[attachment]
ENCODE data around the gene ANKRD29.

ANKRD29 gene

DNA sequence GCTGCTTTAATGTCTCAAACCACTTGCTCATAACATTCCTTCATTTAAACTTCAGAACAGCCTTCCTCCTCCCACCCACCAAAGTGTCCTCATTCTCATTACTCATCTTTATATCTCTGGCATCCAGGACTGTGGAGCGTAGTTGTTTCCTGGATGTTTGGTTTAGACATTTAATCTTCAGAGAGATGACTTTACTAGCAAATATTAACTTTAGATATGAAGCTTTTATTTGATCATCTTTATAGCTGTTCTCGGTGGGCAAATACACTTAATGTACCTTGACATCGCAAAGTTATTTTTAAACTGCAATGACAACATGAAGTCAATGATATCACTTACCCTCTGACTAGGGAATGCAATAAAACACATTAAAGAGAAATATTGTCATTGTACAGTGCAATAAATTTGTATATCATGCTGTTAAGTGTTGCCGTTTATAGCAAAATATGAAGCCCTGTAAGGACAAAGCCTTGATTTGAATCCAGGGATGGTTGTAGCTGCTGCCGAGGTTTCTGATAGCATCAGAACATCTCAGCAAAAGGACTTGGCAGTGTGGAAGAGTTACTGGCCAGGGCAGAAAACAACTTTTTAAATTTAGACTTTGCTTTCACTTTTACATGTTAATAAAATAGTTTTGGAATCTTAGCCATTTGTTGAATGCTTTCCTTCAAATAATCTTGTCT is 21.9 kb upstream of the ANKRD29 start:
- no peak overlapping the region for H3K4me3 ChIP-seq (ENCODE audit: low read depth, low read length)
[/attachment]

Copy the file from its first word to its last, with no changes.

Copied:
ENCODE data around the gene ANKRD29.

ANKRD29 gene

DNA sequence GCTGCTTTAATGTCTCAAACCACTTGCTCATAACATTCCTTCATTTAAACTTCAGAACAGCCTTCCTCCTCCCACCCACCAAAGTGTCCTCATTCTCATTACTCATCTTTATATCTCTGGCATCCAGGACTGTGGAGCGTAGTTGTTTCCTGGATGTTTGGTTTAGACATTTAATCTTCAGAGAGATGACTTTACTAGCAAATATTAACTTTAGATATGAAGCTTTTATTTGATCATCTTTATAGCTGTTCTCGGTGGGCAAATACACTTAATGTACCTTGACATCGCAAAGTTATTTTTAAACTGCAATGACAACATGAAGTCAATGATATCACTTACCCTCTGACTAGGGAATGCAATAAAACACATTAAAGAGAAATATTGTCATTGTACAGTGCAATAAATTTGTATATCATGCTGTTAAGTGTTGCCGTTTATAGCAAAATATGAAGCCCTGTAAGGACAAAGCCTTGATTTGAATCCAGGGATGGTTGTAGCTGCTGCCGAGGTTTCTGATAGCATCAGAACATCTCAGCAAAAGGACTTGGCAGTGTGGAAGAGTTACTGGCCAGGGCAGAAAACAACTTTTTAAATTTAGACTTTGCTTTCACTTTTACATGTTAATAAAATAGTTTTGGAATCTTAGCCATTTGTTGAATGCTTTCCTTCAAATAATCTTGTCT is 21.9 kb upstream of the ANKRD29 start:
- no peak overlapping the region for H3K4me3 ChIP-seq (ENCODE audit: low read depth, low read length)